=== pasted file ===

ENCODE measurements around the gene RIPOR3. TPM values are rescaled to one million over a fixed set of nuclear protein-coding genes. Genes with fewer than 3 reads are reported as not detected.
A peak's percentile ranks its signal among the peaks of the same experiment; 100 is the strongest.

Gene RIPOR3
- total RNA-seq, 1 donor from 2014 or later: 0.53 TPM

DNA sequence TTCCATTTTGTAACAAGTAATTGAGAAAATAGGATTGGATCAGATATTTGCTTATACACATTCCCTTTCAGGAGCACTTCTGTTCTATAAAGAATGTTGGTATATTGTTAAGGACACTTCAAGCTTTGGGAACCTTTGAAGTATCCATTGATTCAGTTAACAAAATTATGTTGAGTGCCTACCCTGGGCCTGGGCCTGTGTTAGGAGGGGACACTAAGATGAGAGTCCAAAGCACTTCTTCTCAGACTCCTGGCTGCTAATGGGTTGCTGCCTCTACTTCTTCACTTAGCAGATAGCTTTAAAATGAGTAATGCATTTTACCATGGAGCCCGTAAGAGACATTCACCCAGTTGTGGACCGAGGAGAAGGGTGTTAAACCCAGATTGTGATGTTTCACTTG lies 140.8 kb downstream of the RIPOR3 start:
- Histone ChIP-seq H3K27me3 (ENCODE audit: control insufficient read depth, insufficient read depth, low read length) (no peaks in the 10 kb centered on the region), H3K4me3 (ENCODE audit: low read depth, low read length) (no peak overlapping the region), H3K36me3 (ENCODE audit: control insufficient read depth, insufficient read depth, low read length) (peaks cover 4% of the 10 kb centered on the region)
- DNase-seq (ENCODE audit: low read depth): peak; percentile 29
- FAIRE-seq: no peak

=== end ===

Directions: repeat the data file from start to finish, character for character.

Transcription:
ENCODE measurements around the gene RIPOR3. TPM values are rescaled to one million over a fixed set of nuclear protein-coding genes. Genes with fewer than 3 reads are reported as not detected.
A peak's percentile ranks its signal among the peaks of the same experiment; 100 is the strongest.

Gene RIPOR3
- total RNA-seq, 1 donor from 2014 or later: 0.53 TPM

DNA sequence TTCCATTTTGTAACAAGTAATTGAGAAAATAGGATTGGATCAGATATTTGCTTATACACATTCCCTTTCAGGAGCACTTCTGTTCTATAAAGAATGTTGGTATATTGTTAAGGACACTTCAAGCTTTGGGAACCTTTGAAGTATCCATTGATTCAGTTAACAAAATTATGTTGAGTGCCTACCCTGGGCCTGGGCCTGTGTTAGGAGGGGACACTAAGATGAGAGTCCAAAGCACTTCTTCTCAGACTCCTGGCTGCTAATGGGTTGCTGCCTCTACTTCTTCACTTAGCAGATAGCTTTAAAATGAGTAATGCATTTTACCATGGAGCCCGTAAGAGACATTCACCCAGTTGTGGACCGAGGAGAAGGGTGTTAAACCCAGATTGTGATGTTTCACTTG lies 140.8 kb downstream of the RIPOR3 start:
- Histone ChIP-seq H3K27me3 (ENCODE audit: control insufficient read depth, insufficient read depth, low read length) (no peaks in the 10 kb centered on the region), H3K4me3 (ENCODE audit: low read depth, low read length) (no peak overlapping the region), H3K36me3 (ENCODE audit: control insufficient read depth, insufficient read depth, low read length) (peaks cover 4% of the 10 kb centered on the region)
- DNase-seq (ENCODE audit: low read depth): peak; percentile 29
- FAIRE-seq: no peak